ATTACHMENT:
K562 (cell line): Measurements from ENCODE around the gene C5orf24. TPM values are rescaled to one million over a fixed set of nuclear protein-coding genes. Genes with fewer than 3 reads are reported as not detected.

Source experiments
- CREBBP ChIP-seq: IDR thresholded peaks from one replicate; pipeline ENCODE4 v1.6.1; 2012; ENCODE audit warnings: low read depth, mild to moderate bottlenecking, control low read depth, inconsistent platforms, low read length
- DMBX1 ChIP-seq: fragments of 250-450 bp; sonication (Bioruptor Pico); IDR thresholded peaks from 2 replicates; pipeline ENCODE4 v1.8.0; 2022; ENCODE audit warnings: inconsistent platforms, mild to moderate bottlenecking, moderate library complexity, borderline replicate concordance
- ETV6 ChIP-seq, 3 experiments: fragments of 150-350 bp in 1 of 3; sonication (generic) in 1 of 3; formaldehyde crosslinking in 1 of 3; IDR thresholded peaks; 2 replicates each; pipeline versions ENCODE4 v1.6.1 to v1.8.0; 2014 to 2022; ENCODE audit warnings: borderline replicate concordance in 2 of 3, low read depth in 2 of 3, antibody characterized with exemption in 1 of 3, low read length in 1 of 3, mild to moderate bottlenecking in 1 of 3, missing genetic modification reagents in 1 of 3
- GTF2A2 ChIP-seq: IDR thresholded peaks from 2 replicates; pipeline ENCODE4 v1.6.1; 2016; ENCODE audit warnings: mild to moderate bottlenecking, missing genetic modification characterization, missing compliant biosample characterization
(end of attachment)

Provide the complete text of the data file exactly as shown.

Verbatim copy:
K562 (cell line): Measurements from ENCODE around the gene C5orf24. TPM values are rescaled to one million over a fixed set of nuclear protein-coding genes. Genes with fewer than 3 reads are reported as not detected.

Source experiments
- CREBBP ChIP-seq: IDR thresholded peaks from one replicate; pipeline ENCODE4 v1.6.1; 2012; ENCODE audit warnings: low read depth, mild to moderate bottlenecking, control low read depth, inconsistent platforms, low read length
- DMBX1 ChIP-seq: fragments of 250-450 bp; sonication (Bioruptor Pico); IDR thresholded peaks from 2 replicates; pipeline ENCODE4 v1.8.0; 2022; ENCODE audit warnings: inconsistent platforms, mild to moderate bottlenecking, moderate library complexity, borderline replicate concordance
- ETV6 ChIP-seq, 3 experiments: fragments of 150-350 bp in 1 of 3; sonication (generic) in 1 of 3; formaldehyde crosslinking in 1 of 3; IDR thresholded peaks; 2 replicates each; pipeline versions ENCODE4 v1.6.1 to v1.8.0; 2014 to 2022; ENCODE audit warnings: borderline replicate concordance in 2 of 3, low read depth in 2 of 3, antibody characterized with exemption in 1 of 3, low read length in 1 of 3, mild to moderate bottlenecking in 1 of 3, missing genetic modification reagents in 1 of 3
- GTF2A2 ChIP-seq: IDR thresholded peaks from 2 replicates; pipeline ENCODE4 v1.6.1; 2016; ENCODE audit warnings: mild to moderate bottlenecking, missing genetic modification characterization, missing compliant biosample characterization